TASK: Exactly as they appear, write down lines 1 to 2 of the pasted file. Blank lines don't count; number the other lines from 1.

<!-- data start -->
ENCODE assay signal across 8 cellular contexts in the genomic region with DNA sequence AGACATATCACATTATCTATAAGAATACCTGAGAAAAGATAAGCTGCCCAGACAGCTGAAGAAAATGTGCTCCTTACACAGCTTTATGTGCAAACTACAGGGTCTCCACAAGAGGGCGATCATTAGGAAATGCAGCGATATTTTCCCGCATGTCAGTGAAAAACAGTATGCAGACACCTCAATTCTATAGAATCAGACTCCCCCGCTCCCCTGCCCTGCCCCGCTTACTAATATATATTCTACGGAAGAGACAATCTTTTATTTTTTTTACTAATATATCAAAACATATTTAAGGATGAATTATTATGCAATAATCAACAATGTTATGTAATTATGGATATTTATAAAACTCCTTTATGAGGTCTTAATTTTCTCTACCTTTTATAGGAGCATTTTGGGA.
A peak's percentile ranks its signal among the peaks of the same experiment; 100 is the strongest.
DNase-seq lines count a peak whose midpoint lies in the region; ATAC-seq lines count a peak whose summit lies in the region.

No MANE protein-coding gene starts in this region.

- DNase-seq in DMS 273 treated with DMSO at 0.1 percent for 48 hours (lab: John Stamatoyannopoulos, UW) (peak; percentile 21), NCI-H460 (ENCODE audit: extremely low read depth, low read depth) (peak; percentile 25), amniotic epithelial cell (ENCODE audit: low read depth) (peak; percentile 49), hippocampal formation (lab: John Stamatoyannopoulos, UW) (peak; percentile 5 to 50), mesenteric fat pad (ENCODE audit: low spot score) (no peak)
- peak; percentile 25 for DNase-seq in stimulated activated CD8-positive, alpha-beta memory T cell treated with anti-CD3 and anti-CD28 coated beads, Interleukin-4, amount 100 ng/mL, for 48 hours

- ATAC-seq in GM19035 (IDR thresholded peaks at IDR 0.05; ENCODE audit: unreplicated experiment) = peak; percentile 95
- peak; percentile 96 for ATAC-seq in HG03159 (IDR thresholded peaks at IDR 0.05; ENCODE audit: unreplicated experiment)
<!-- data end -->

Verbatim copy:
ENCODE assay signal across 8 cellular contexts in the genomic region with DNA sequence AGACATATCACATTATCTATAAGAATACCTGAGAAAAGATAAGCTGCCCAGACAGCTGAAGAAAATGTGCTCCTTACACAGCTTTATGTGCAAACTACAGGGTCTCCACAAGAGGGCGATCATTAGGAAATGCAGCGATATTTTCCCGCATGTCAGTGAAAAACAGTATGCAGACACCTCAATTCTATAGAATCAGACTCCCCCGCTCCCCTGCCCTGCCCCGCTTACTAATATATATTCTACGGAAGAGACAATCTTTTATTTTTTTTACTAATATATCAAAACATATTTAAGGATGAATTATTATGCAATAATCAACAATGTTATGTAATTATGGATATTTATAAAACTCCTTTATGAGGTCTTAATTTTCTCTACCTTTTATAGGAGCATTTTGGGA.
A peak's percentile ranks its signal among the peaks of the same experiment; 100 is the strongest.